Abstract 13738: Diastolic to Systolic Velocity Ratio of Coronary Artery Flow at Basal Condition Indicates Coronary Microvessel Spasm in Normal Coronary Angiography
Background: Diastolic to systolic velocity ratio (DSVR) of coronary artery assessed by ultrasound Doppler technique at rest is clinically useful for detection of epicardial coronary artery stenosis. However, significance of DSVR in chest pain patients without obstructive coronary artery disease (CAD) is unknown. We investigated the significance of DSVR in abnormal coronary microcirculation with normal coronary angiography (CAG).
Methods: We enrolled consecutive 318 patients (63±11 years old; male 43%) suspected angina without obstructive CAD and performed intracoronary acetylcholine-provocation test (ACh test). Before (basal condition) and during the ACh test, average peak velocity and DSVR in left anterior descending coronary artery were measured with intracoronary Doppler FloWire and plasma levels of lactic acid (LA) were compared at aortic root and coronary sinus. We calculated coronary blood flow (CBF) and assessed adenosine triphosphate-mediated coronary flow reserve (CFR). We diagnosed coronary microvessel spasm (CMVS) by transient decline of CBF with chest pain and LA production without epicardial vasospasm by the ACh test. Patients without ischemic evidences by the ACh test and CFR were classified as the non-ischemic heart disease (non-IHD) group.
Results: CMVS was found in 40 patients (12.6%) predominantly in female (95%) and 68 patients (21.4%) were diagnosed as the non-IHD. In CMVS patients, the ACh test demonstrated significant decrease in CBF (−53.3±26.5%) and significant increase in cardiac LA production (+36.5±37.9%). DSVR at basal condition and CFR were significantly attenuated in the CMVS patients compared with the non-IHD group (DSVR; 1.6±0.2 vs. 1.9±0.5, p<0.01, CFR; 2.9±0.8 vs. 3.4±0.8, p=0.01). Multiple logistic regression analysis indicated that female (odds ratio [OR]: 4.9; p=0.049), age (OR: 0.95; p=0.037), body mass index (OR: 0.79; p<0.01), and the basal DSVR (OR: 0.08, p<0.01), but not CFR, were independently associated with the presence of CMVS.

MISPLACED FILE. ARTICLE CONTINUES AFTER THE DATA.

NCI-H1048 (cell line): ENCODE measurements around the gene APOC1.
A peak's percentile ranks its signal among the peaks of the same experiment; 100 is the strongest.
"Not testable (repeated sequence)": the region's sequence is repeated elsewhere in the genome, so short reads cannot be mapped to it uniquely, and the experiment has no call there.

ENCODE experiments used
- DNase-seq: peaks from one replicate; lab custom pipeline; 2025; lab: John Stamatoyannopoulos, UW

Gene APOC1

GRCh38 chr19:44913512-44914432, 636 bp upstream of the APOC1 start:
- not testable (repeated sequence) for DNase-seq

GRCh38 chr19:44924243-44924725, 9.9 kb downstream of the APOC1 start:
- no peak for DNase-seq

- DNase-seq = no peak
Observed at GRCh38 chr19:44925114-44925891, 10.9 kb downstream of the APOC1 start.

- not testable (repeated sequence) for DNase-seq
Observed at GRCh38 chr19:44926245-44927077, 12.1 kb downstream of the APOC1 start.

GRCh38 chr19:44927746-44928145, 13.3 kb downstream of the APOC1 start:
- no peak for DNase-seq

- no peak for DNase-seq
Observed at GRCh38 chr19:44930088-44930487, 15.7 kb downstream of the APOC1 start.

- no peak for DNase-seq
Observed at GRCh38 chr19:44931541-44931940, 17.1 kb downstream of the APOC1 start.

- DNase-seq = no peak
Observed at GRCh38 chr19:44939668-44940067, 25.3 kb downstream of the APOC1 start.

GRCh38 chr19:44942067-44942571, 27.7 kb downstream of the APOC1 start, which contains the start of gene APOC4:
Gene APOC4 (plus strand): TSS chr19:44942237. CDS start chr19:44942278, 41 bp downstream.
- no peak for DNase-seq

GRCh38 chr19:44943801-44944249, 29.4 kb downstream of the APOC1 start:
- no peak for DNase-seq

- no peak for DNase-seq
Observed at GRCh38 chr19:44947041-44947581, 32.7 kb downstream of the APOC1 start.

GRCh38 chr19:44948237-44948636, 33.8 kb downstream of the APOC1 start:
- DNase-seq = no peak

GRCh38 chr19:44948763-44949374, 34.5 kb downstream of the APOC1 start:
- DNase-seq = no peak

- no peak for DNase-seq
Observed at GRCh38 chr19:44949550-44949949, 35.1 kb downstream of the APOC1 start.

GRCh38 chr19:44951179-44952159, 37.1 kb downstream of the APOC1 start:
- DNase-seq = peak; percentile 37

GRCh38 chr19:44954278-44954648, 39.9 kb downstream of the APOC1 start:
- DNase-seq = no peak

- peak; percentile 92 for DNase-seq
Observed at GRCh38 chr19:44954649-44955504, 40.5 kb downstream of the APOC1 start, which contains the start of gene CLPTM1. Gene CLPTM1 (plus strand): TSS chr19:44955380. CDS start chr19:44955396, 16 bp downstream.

Conclusions: Decreased basal values of DSVR significantly associated with CMVS in patients suspected angina with normal CAG. Measurement of DSVR at the basal condition could be useful to assess CMVS as dysfunctional coronary microcirculation without obstructive CAD.
- Ischemic heart disease
- Coronary artery disease
- Coronary microcirculation
- Doppler ultrasound
- © 2010 by American Heart Association, Inc.